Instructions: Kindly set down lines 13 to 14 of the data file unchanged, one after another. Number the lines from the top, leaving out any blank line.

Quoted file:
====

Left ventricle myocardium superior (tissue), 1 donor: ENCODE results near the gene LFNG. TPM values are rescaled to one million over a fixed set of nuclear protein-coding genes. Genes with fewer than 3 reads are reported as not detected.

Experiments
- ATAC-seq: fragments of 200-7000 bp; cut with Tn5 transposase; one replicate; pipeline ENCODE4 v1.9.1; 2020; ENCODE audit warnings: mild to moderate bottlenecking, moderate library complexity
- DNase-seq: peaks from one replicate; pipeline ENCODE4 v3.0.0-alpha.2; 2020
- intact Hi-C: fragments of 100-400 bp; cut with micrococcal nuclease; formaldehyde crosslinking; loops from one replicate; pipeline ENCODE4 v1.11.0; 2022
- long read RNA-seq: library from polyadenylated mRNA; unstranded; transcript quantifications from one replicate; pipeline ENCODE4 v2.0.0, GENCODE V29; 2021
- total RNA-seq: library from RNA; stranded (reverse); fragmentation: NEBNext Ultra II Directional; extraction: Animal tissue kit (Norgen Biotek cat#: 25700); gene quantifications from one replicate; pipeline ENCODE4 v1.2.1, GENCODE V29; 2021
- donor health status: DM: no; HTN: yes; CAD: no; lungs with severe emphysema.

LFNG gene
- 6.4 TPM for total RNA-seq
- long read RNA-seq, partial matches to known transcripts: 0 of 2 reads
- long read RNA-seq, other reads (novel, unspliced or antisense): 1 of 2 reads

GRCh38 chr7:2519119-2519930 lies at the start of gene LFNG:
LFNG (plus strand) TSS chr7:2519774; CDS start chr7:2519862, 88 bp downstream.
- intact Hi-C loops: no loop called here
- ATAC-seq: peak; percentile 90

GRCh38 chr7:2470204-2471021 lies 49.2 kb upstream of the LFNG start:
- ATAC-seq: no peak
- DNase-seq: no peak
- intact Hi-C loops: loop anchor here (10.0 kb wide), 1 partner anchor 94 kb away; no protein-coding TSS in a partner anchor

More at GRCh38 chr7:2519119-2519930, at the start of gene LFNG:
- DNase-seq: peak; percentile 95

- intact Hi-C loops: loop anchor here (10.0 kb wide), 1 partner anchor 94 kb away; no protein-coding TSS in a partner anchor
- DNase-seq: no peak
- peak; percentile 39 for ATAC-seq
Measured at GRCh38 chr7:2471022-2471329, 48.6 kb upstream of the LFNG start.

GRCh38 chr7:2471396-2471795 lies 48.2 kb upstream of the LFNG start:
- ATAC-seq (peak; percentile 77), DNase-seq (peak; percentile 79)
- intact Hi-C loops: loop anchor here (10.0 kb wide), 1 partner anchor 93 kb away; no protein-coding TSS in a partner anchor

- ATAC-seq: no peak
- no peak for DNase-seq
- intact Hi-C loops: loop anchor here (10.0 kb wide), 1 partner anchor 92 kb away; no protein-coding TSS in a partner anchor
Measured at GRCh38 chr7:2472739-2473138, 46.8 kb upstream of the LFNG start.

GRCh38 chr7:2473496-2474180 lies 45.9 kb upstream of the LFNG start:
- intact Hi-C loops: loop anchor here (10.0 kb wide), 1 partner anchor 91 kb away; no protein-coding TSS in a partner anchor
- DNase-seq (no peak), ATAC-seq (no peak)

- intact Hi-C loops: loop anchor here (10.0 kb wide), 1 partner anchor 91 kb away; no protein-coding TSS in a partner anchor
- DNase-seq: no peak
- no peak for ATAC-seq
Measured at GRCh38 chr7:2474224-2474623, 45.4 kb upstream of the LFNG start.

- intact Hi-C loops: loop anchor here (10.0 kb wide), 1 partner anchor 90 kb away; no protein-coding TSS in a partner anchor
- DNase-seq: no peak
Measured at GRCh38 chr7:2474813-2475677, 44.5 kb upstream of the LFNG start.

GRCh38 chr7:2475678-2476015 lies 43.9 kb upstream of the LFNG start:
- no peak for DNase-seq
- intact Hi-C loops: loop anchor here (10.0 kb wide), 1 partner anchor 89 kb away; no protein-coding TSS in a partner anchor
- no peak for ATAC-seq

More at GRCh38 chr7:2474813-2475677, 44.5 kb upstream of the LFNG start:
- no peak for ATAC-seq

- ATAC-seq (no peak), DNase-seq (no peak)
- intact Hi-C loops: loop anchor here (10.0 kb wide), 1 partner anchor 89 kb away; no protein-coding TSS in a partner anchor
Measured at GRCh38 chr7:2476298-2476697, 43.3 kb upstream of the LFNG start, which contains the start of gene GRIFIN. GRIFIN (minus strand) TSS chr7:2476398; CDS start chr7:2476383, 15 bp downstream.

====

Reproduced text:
GRCh38 chr7:2519119-2519930 lies at the start of gene LFNG:
LFNG (plus strand) TSS chr7:2519774; CDS start chr7:2519862, 88 bp downstream.